The decisions, however, with reference to this rule, will still be applicable to the new practice.

(6) In Handfield v. Woolley, 4 Sim. 122, the Vice-Chancellor held, that the affidavit required by this rule must be made by

2. If any defendant being in contempt When plainfor not answering, and having been brought habeas cor.

pus, and de

the clerk who issued the attachment, and that the town agent must join in the affidavit, swearing as to his belief.

To ground an order for the serjeant-at-arms under this rule, the affidavit must state the party's belief that at the time of suing forth the attachment the defendant was in the county into which the writ was issued, and not merely that his last known place of residence was in that county.-Handfield v. Wildes, 2 Russ. & Myl. 91. But it need not state the party's belief that due diligence bas been used in ascertaining the defendant's residence, and in endeavouring to apprehend him. It must, however, swear to those facts, and in some way or other satisfy the Court of their truth.-Wright v. Green, 2 Russ. & Myl. 93.

An affidavit which went to show that due diligence had been used to discover the defendant's residence, and not the place where he was at the time of issuing the attachment, was held to be insufficient, for the words of the Act should be precisely fol. lowed.—Davis v. Hammond, 5 Sim. 9.

The Court will not order the serjeant-at-arms, upon a return of non est inventus, upon any other affidavit than that of the solicitor, or his town agent, stating that due diligence has been used in endeavouring to apprehend the defendant, as required by Section 1. The affidavit of the town agent showing that he issued the writ, and of the sheriff's officer showing the steps taken by him to apprebend the defendant, and the manner in which his endeavours were eluded, will not be sufficient.-Pugh v. Pugh, 2 Myl. & K. 358. See also Nelthorpe v. Wright, 2 Keen, 253.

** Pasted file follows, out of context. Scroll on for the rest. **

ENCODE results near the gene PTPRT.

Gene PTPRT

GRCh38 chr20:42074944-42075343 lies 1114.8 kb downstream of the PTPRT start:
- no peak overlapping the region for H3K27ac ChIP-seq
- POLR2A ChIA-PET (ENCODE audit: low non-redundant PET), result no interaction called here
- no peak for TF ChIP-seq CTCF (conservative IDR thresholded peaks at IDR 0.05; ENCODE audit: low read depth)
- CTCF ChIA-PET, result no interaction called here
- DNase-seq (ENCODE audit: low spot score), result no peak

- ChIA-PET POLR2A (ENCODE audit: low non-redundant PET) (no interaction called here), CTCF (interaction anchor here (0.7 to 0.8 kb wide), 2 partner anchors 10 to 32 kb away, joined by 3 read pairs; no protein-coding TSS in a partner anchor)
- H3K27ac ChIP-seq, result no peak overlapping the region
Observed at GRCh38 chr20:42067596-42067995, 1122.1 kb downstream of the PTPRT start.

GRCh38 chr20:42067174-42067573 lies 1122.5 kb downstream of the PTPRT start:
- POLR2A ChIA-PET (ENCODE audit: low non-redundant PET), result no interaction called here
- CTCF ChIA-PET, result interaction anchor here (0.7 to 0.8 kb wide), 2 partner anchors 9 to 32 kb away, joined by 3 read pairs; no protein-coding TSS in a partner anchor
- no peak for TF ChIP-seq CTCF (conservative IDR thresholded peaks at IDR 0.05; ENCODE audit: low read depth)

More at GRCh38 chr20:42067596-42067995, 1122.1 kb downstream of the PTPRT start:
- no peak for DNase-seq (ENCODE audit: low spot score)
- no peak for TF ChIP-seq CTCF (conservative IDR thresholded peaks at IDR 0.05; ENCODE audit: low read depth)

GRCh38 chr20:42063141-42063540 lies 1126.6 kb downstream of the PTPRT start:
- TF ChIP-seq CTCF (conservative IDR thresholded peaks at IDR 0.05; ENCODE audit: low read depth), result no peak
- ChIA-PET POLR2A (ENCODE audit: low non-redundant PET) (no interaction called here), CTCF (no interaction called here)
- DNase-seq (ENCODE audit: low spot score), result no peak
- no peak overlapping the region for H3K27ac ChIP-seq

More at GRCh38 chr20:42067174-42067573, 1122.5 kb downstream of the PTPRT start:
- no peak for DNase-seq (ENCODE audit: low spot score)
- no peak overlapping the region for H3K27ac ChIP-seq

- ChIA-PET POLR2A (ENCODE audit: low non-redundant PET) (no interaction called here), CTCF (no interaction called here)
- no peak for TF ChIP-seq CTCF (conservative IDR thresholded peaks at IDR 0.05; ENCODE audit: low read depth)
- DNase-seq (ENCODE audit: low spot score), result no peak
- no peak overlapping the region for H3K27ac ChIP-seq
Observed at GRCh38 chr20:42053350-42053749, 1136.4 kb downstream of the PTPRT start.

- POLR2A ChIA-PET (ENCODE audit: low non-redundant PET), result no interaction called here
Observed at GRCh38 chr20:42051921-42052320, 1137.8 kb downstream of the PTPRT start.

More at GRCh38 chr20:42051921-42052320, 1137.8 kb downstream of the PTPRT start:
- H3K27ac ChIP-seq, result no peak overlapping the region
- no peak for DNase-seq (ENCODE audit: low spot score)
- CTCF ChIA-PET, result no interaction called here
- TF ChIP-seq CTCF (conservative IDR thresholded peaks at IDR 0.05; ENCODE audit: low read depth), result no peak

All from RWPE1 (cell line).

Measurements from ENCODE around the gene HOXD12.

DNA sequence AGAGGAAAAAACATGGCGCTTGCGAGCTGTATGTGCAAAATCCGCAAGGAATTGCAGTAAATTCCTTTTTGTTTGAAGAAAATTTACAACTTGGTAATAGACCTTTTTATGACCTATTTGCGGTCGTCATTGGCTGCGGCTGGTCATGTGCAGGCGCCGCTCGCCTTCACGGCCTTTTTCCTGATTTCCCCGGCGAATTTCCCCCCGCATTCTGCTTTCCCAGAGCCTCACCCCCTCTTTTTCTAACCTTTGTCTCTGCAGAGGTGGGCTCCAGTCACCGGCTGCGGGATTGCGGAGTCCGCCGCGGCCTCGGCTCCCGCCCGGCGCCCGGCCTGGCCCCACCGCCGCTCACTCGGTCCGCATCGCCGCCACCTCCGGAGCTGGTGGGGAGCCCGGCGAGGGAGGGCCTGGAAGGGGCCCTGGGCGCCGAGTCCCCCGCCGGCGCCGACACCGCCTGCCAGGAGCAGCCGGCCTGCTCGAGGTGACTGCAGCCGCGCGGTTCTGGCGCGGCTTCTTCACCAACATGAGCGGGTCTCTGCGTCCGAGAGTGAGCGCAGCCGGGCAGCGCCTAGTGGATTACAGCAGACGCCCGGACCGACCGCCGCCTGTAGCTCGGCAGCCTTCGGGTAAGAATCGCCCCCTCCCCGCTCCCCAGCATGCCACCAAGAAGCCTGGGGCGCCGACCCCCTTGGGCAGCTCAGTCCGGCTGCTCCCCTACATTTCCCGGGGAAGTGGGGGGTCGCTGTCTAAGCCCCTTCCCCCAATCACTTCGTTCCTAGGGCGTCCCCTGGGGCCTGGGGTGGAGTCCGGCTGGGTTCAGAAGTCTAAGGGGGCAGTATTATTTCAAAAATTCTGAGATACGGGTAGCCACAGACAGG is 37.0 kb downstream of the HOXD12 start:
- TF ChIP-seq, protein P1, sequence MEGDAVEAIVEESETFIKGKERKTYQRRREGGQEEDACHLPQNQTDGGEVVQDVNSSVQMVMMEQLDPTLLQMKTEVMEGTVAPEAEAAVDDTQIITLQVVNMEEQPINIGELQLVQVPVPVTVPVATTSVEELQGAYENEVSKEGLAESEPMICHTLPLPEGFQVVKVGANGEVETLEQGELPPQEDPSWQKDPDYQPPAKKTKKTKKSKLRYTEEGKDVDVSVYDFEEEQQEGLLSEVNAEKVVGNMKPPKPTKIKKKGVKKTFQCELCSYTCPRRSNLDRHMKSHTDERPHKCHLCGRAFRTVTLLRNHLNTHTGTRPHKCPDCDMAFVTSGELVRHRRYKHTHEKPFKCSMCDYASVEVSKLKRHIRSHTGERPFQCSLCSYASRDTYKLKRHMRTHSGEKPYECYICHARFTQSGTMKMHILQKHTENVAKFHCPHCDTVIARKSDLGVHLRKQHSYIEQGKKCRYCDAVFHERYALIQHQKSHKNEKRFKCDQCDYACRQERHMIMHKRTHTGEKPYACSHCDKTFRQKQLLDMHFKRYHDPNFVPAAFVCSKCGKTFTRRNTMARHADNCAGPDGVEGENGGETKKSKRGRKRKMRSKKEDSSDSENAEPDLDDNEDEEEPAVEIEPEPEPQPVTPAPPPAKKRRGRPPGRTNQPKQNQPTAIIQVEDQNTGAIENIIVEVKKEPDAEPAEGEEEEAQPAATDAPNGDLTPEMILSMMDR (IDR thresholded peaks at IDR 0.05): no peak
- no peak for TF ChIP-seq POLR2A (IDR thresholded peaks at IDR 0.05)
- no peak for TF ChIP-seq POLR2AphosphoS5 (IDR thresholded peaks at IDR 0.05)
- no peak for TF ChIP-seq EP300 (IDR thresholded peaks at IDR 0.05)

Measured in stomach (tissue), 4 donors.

When a defendant, against whom an order for a serjeant-atarms has issued, for want of an answer, and non est inventus has been returned, files his answer, and gets the common order for clearing his contempt on payment of costs, and the answer is afterwards successfully excepted to for insufficiency, the plaintiff is entitled to take up and go on with the process of contempt from the point at which it was stopped by the order for clearing the contempt; and, therefore, a sequestration for want of an an

fendant still refuses to pat in bis answer, the bill to be taken pro confesso.

to the bar of the Court, shall be committed, or remanded back to the Fleet, the plaintiff may sue forth a habeas corpus as heretofore, but there must be at least twenty-eight days between the day on which the defendant was so committed, or remanded back, and the return of such habeas corpus; and upon such return, in case the defendant shall not have put in his answer, the Court shall order the bill to be taken pro confesso (a).

swer to the exceptions sued out immediately on the defendant's submitting to answer them, and a consequential order to take the bill pro confesso, are regular. Taylor v. Salmon, 3 Myl. & Cr. 109.

If a defendant escape from the custody of a serjeant-at-arms, the Court will not grant a sequestration, but a second order for a serjeant-at-arms must be obtained.--Morris v. Smith, 8 Sim. 33.

(a) A defendant, who was in contempt for want of answer, was brought up from the King's Bench Prison, under Rule 6, (p. 144, post,) and turned over the Fleet, and a counsel and solicitor were assigned him, but he did not put in his answer : Held, that the bill could not be taken pro confesso, under the above rule, until the defendant had been again brought up and remanded.-- Viscountess Barnewell v. Cooke, 7 Sim. 320.

Where a subpoena has been served on a defendant resident abroad, and an appearance has been entered for him, under 4 & 5 Will. 4, c. 82, (p. 161, post), the plaintiff may proceed to take the bill pro confesso against him for want of answer, in the same manner as if the subpoena had been served within the jurisdiction of the Court.-Godson v. Cooke, 7 Sim. 519.

The following was the course of proceeding adopted for taking the bill pro confesso, in a case where the defendant was in contempt for want of answer and in custody :